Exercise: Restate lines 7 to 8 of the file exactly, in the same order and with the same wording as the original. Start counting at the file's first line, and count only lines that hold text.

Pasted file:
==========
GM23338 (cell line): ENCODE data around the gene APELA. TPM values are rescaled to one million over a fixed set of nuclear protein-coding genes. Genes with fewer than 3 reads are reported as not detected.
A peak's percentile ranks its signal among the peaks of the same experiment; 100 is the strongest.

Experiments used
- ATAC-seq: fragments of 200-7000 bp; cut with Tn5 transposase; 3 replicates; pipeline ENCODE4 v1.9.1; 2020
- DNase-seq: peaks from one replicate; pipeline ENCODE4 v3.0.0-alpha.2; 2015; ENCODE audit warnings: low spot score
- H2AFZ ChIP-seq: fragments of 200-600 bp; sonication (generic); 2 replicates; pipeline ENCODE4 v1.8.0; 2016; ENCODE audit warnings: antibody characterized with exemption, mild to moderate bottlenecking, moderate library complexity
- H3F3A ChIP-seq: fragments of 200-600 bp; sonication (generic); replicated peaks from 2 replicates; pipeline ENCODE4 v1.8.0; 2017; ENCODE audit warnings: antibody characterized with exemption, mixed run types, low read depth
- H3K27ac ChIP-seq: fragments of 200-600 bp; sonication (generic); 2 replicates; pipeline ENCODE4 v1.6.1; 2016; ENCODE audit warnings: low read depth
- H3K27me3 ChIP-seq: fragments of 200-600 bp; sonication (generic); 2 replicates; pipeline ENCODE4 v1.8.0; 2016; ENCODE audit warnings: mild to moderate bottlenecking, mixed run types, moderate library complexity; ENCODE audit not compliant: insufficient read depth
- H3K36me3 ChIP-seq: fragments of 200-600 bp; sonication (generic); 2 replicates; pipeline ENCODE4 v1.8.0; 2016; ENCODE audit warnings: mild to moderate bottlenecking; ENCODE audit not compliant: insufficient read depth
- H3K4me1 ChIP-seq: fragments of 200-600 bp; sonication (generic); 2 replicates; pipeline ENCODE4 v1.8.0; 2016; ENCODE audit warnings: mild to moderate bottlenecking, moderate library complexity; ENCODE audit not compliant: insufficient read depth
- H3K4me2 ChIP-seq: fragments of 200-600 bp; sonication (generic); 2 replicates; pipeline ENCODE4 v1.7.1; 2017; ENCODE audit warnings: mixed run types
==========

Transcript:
- H3F3A ChIP-seq: fragments of 200-600 bp; sonication (generic); replicated peaks from 2 replicates; pipeline ENCODE4 v1.8.0; 2017; ENCODE audit warnings: antibody characterized with exemption, mixed run types, low read depth
- H3K27ac ChIP-seq: fragments of 200-600 bp; sonication (generic); 2 replicates; pipeline ENCODE4 v1.6.1; 2016; ENCODE audit warnings: low read depth